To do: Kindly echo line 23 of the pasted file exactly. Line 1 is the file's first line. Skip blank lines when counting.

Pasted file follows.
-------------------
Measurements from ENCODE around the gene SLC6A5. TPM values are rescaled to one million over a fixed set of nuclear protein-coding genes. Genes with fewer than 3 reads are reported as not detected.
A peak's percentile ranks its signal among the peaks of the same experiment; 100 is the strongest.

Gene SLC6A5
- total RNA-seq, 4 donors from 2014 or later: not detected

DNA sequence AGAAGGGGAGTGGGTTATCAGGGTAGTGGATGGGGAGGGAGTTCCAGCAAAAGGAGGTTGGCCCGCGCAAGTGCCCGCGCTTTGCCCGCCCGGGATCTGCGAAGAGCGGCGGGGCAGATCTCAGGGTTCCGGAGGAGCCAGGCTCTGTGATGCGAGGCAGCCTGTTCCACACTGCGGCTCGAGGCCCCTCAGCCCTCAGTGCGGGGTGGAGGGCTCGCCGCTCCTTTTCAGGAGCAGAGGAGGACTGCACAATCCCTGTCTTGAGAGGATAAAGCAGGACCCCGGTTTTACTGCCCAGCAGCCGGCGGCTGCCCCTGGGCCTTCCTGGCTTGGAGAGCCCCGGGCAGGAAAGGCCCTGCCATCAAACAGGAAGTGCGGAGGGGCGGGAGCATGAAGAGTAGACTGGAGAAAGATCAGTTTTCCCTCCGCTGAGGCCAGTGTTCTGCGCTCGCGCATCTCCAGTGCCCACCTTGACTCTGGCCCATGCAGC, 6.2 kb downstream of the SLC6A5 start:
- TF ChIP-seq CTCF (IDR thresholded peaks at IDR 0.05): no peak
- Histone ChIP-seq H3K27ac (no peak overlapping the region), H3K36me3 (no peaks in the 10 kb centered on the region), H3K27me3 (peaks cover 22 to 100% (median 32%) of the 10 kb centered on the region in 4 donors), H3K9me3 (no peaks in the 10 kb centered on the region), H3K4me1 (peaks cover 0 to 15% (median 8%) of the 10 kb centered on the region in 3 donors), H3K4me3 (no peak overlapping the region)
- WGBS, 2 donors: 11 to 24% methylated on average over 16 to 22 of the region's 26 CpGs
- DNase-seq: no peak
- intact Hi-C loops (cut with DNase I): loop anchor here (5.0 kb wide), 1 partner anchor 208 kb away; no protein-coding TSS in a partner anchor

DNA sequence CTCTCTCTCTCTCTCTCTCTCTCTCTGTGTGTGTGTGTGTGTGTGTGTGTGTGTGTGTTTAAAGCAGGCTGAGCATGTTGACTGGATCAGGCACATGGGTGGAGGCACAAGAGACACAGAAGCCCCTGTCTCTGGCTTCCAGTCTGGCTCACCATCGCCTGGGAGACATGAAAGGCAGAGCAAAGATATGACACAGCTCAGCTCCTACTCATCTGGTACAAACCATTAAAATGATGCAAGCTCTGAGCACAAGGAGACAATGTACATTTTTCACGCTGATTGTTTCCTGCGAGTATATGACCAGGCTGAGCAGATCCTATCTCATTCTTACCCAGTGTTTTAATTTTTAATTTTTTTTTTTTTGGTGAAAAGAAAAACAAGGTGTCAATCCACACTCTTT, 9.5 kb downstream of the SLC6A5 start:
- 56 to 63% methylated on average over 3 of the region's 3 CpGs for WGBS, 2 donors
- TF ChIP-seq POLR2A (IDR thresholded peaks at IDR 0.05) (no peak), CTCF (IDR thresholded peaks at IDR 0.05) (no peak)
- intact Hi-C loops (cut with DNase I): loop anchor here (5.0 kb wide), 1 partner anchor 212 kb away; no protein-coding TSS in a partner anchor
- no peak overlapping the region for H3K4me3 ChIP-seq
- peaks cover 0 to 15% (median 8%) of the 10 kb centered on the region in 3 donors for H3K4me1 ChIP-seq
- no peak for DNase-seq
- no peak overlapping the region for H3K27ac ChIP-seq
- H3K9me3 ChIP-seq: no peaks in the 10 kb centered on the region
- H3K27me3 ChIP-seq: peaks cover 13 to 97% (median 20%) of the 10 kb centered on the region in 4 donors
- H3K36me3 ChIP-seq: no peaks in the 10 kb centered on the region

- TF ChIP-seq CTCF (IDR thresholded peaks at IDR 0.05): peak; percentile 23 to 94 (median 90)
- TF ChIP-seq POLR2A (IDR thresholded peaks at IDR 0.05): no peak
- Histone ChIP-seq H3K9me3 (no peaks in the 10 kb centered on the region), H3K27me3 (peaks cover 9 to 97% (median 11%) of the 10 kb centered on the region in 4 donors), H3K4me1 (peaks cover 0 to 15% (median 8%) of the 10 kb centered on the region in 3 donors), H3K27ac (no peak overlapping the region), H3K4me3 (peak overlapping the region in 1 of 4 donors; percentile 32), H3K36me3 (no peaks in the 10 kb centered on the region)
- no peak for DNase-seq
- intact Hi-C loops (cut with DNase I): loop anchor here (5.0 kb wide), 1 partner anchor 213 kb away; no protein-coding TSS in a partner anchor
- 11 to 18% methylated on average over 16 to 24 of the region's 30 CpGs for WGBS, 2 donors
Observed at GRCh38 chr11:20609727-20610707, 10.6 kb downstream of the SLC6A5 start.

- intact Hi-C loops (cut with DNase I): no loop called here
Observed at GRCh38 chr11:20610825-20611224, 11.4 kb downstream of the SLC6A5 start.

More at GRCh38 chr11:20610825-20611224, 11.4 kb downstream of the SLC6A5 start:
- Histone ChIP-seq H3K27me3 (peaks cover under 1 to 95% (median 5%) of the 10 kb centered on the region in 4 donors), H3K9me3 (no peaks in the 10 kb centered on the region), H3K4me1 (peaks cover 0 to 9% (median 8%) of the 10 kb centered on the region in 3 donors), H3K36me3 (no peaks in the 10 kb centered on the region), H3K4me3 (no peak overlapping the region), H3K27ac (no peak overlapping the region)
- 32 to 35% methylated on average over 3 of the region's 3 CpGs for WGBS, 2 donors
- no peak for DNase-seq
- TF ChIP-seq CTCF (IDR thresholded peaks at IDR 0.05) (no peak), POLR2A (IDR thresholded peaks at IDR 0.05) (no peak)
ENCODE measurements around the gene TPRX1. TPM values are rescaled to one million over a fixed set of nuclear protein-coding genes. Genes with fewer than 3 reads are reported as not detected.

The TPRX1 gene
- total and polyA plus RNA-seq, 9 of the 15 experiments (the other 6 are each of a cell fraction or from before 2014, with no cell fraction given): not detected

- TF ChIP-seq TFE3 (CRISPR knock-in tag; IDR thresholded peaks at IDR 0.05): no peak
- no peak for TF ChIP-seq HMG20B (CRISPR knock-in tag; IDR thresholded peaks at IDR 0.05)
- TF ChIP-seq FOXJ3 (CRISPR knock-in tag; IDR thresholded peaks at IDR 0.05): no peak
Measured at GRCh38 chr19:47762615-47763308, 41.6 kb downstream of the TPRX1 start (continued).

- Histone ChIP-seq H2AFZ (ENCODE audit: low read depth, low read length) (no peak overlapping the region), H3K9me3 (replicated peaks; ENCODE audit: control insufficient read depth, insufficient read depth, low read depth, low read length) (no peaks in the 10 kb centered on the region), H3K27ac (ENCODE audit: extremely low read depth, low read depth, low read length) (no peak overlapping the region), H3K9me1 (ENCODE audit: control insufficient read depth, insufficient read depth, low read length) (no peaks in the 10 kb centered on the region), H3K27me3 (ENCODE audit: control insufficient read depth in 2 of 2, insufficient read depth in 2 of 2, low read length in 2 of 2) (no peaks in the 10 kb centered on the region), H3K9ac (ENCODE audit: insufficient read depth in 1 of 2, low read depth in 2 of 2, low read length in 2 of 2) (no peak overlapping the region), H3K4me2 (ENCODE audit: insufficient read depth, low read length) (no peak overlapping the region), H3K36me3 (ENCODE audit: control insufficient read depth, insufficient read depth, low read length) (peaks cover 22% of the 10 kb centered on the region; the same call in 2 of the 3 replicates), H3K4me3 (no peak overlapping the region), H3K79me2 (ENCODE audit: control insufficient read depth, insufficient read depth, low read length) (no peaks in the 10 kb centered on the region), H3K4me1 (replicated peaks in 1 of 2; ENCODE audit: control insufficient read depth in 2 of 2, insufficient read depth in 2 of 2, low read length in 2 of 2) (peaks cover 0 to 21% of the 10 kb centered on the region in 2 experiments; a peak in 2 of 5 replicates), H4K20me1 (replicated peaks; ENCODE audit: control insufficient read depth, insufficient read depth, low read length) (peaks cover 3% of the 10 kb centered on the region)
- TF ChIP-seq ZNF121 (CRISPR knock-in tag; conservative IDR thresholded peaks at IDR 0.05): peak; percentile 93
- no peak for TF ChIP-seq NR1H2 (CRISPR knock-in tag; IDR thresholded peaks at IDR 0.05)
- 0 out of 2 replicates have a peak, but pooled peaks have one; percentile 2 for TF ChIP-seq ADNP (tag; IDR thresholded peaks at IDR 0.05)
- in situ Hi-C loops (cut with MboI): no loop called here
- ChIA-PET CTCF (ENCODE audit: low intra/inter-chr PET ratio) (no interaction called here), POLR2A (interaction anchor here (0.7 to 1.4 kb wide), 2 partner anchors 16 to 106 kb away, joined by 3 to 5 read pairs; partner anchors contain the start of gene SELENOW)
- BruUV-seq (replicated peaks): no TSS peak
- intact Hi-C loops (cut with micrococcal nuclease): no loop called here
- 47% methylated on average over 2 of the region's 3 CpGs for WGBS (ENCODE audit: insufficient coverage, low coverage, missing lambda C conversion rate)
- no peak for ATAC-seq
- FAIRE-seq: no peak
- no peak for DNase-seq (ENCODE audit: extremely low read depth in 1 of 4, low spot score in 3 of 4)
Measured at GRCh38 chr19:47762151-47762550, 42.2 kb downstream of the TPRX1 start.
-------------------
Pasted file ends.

- TF ChIP-seq POLR2A (IDR thresholded peaks at IDR 0.05): no peak